Retirement savings regrets
Gigi's story"I assumed that I had saved enough to last a lifetime," says former pro tennis player Gigi Fernandez. "I made quite a bit of money when I was playing -- prize money, exhibitions, endorsement appearances."
Unfortunately, that money didn't last a lifetime. "My lifestyle didn't change. One or two bad investments, a market crash here, a Ponzi scheme there, and lo and behold, there isn't enough to last. So I have had to reinvent myself. Went back to school and got an MBA and now I am an entrepreneur."
Fernandez isn't alone in finding the waters of retirement perilous to navigate. In some ways, she is luckier than most, because at 46 she is young enough to get back in the game (so to speak) and set aside more money for her later-in-life needs.
"I founded a company called Baby Goes Pro that introduces young children to sports via a DVD," she says. Though only a few months old, "we have had great things happen so far, including being part of the Easter Egg Roll at the White House and an order from Target to be in all their stores." It helps that Fernandez can call Annika Sorenstam or Alex Rodriguez to pick their brains about the next sports video she is producing.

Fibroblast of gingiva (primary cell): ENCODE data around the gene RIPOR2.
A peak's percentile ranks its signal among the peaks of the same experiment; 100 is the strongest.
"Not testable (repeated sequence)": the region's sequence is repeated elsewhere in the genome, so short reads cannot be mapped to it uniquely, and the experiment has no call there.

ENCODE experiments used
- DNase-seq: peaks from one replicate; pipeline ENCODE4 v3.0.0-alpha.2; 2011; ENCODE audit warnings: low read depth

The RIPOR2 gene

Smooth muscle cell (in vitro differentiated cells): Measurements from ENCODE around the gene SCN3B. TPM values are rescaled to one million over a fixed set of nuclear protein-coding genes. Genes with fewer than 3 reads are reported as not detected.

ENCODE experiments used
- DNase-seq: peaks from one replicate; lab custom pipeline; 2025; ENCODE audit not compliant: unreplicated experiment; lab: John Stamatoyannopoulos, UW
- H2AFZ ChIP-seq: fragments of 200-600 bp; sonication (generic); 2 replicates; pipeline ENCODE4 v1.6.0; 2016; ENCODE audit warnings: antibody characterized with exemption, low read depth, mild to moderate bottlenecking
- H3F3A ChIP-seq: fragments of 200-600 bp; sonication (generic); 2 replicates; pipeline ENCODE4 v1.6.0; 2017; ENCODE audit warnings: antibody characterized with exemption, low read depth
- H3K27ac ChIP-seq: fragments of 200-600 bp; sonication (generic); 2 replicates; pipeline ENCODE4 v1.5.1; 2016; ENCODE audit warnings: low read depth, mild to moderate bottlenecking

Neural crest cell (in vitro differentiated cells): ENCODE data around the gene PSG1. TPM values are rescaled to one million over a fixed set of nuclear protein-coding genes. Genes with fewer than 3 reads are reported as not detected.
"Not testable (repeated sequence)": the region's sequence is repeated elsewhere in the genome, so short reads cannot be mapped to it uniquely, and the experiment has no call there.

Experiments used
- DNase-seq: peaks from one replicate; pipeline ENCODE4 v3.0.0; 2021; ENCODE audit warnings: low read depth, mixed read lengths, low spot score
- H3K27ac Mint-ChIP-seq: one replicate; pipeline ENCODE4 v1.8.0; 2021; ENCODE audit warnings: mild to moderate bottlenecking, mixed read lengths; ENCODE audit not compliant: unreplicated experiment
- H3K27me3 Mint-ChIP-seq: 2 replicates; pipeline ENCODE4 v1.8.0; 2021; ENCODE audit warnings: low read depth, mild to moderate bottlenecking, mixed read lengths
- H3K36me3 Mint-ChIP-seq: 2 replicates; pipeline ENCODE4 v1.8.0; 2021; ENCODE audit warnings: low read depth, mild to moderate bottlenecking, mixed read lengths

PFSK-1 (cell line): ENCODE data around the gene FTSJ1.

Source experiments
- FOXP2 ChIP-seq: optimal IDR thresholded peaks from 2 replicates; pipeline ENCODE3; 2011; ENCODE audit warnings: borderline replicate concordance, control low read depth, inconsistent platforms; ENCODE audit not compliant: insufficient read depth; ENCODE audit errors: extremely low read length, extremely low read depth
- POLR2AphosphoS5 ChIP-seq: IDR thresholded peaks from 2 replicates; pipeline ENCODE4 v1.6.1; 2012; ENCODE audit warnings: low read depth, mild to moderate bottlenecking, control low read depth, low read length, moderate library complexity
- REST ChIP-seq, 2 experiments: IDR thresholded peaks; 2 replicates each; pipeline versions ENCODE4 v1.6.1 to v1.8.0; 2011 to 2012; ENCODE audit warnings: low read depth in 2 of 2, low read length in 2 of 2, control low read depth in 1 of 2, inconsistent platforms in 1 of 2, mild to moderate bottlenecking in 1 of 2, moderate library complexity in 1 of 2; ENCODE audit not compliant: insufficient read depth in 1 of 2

"I think two common mistakes people make when retiring is thinking that they have enough money saved to last them a lifetime and not adjusting their lifestyle to the current cash-flow situation," she says.
Like many other people at or near retirement age, there's a lot she would have done differently, if she'd known then what she knows now.
When retirement plans get botched
would have spent less money on fashions and invested more in an IRA. Her worst fear is to drop dead in her office cubicle. More ...
played professional tennis and made a lot of money in her youth, but she ran into some bad luck and made some unforced errors off the court. More ...
regrets her casual relationship with money. If she had to do it all over again, she would make money a priority. More ...
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